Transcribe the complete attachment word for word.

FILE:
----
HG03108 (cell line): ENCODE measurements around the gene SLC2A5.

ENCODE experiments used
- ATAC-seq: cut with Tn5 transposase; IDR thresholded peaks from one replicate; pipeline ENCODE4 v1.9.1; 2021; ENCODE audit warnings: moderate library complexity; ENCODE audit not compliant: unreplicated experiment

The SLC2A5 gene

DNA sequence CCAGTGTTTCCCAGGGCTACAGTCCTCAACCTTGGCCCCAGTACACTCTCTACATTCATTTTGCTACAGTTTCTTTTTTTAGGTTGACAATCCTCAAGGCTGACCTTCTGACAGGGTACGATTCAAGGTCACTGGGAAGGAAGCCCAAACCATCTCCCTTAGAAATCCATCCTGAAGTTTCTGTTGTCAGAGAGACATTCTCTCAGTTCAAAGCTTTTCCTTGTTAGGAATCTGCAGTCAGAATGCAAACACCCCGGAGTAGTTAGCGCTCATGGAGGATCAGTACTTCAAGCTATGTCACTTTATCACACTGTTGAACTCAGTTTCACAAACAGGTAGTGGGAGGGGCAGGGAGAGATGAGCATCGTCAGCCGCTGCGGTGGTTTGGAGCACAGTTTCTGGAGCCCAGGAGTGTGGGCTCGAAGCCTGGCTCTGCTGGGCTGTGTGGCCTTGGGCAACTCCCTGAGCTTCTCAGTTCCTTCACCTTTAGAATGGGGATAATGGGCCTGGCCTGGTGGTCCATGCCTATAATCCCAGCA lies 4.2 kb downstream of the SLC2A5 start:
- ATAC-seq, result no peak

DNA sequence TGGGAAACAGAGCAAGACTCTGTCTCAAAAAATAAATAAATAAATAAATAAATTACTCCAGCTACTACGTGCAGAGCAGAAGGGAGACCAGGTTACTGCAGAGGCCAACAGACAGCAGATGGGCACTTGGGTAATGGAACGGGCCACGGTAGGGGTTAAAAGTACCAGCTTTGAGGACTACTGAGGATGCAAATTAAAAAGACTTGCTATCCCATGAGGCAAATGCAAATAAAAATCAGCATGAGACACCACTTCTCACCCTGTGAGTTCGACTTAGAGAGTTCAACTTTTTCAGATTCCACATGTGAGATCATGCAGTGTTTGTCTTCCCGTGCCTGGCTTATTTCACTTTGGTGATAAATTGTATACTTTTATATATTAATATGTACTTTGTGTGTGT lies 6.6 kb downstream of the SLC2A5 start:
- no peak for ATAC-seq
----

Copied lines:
HG03108 (cell line): ENCODE measurements around the gene SLC2A5.

ENCODE experiments used
- ATAC-seq: cut with Tn5 transposase; IDR thresholded peaks from one replicate; pipeline ENCODE4 v1.9.1; 2021; ENCODE audit warnings: moderate library complexity; ENCODE audit not compliant: unreplicated experiment

The SLC2A5 gene

DNA sequence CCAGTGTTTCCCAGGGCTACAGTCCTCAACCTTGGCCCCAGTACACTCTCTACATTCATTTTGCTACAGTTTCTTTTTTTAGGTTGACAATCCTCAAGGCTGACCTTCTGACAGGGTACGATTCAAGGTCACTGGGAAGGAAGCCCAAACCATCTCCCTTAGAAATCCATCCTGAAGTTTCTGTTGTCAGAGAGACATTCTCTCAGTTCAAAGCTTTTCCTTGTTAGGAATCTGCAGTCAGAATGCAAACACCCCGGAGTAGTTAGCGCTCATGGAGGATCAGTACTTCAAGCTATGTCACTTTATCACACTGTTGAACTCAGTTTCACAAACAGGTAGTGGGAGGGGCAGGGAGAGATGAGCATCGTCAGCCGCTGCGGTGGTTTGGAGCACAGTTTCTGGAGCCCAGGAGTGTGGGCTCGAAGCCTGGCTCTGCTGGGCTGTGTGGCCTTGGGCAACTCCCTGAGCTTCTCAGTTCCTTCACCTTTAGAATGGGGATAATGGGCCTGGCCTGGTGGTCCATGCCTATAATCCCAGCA lies 4.2 kb downstream of the SLC2A5 start:
- ATAC-seq, result no peak

DNA sequence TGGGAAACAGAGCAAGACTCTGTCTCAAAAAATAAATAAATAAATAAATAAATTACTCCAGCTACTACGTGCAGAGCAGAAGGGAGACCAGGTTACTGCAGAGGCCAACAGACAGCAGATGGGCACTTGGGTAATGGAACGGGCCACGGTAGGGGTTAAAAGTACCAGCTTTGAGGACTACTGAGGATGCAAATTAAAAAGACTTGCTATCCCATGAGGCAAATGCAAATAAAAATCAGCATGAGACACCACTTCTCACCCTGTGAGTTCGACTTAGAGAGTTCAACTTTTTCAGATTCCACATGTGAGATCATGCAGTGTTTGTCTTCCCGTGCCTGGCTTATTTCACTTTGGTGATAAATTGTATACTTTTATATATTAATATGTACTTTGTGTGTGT lies 6.6 kb downstream of the SLC2A5 start:
- no peak for ATAC-seq